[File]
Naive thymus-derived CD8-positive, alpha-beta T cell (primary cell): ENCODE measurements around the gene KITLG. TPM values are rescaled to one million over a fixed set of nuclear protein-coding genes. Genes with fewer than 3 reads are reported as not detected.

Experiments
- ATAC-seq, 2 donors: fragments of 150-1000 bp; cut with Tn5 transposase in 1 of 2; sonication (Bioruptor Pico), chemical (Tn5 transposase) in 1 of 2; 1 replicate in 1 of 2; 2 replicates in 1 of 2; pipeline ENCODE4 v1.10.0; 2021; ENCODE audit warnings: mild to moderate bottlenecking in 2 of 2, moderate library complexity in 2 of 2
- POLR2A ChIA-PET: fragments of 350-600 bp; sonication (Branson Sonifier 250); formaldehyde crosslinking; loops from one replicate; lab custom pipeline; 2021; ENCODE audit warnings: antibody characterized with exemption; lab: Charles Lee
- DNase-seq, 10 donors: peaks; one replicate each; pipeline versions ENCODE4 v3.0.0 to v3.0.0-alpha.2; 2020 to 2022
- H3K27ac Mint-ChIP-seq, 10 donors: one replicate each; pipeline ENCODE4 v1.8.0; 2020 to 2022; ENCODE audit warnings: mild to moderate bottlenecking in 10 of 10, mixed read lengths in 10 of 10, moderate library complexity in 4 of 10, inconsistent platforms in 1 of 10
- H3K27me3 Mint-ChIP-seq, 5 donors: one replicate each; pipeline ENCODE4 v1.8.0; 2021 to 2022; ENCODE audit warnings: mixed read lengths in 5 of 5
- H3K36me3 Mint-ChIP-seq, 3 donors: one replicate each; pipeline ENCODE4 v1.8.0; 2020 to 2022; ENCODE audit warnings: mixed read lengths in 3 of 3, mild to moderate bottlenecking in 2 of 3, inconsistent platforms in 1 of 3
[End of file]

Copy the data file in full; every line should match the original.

Naive thymus-derived CD8-positive, alpha-beta T cell (primary cell): ENCODE measurements around the gene KITLG. TPM values are rescaled to one million over a fixed set of nuclear protein-coding genes. Genes with fewer than 3 reads are reported as not detected.

Experiments
- ATAC-seq, 2 donors: fragments of 150-1000 bp; cut with Tn5 transposase in 1 of 2; sonication (Bioruptor Pico), chemical (Tn5 transposase) in 1 of 2; 1 replicate in 1 of 2; 2 replicates in 1 of 2; pipeline ENCODE4 v1.10.0; 2021; ENCODE audit warnings: mild to moderate bottlenecking in 2 of 2, moderate library complexity in 2 of 2
- POLR2A ChIA-PET: fragments of 350-600 bp; sonication (Branson Sonifier 250); formaldehyde crosslinking; loops from one replicate; lab custom pipeline; 2021; ENCODE audit warnings: antibody characterized with exemption; lab: Charles Lee
- DNase-seq, 10 donors: peaks; one replicate each; pipeline versions ENCODE4 v3.0.0 to v3.0.0-alpha.2; 2020 to 2022
- H3K27ac Mint-ChIP-seq, 10 donors: one replicate each; pipeline ENCODE4 v1.8.0; 2020 to 2022; ENCODE audit warnings: mild to moderate bottlenecking in 10 of 10, mixed read lengths in 10 of 10, moderate library complexity in 4 of 10, inconsistent platforms in 1 of 10
- H3K27me3 Mint-ChIP-seq, 5 donors: one replicate each; pipeline ENCODE4 v1.8.0; 2021 to 2022; ENCODE audit warnings: mixed read lengths in 5 of 5
- H3K36me3 Mint-ChIP-seq, 3 donors: one replicate each; pipeline ENCODE4 v1.8.0; 2020 to 2022; ENCODE audit warnings: mixed read lengths in 3 of 3, mild to moderate bottlenecking in 2 of 3, inconsistent platforms in 1 of 3